Above An alabaster head of John the Baptist as demanded by Salome, in the V&A. English, 15th century
Below The porch hood of the Guild of Merchant Taylors Guild, central Bristol, showing their arms and, on the left, the head of John the Baptist on a platter
The head in the V&A is carved from gypsum alabaster, a fine-grained, soft and smooth stone. Cheaper and easier to work than marble, alabaster was common in sculpture in England where marble was not available to be quarried.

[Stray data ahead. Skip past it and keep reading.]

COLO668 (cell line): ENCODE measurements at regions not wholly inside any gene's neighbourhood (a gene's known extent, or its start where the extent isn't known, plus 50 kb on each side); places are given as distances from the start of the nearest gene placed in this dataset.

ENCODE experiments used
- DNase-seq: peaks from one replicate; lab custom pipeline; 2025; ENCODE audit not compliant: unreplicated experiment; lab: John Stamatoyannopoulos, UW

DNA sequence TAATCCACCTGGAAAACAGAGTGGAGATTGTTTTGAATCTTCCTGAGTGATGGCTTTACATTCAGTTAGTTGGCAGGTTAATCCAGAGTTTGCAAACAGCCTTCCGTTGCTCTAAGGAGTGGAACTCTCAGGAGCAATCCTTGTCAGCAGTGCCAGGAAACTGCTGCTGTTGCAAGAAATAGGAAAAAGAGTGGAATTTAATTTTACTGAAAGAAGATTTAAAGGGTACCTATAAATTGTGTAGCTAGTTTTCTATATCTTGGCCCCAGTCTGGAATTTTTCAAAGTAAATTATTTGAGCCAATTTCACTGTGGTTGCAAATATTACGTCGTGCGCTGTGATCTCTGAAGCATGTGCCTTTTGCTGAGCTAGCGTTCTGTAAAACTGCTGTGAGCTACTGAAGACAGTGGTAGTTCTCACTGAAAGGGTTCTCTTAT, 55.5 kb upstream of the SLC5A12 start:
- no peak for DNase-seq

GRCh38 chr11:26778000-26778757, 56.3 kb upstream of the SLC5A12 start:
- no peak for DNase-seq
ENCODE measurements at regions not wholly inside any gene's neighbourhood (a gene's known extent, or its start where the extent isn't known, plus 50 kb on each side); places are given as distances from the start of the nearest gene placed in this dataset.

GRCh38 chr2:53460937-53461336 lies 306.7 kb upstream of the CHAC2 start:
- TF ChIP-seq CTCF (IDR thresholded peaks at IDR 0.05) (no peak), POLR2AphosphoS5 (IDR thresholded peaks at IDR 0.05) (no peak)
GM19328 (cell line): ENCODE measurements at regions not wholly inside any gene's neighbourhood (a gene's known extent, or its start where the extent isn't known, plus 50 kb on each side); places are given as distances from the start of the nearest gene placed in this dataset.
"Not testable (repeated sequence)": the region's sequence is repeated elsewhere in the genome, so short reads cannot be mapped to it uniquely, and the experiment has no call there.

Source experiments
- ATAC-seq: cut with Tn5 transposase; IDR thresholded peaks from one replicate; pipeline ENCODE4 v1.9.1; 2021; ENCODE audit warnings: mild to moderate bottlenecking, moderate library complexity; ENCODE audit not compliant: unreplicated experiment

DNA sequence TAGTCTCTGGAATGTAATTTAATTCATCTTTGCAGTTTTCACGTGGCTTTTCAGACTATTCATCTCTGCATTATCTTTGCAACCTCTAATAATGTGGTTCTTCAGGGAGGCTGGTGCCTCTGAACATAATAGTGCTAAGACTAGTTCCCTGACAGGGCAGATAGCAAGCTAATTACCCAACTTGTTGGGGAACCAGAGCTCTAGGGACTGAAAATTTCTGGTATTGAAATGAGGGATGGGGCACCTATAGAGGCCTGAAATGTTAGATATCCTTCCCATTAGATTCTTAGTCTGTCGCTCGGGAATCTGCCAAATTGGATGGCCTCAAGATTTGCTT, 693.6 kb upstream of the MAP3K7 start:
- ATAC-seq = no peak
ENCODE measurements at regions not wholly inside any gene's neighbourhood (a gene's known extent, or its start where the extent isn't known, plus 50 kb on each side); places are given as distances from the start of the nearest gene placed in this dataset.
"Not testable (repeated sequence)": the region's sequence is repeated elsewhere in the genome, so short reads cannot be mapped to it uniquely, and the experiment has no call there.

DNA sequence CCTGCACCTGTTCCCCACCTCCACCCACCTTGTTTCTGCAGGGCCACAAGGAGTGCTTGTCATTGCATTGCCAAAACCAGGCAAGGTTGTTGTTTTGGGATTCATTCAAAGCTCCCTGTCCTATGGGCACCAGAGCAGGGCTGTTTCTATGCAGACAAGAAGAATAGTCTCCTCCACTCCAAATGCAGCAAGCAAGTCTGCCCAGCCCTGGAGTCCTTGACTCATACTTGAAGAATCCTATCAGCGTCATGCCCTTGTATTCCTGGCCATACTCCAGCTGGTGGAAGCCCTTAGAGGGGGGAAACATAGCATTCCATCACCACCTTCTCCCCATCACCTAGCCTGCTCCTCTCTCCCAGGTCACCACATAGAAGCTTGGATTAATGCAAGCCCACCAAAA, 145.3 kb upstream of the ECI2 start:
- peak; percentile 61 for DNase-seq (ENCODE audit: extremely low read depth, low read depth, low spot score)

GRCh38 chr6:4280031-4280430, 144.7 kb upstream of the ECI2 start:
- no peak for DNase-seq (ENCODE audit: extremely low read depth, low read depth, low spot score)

The Baptist, according to the description in Mark’s Gospel, “wore clothing of camel’s hair with a leather belt around his waist”.
This accounts for the appearance of a pair of camels as supporters on the coat of arms and John’s adoption as an appropriate patron saint for the tailors of Bristol when thy received their charter in 1399.
The porch doorway was built in 1740 and restored in 1960.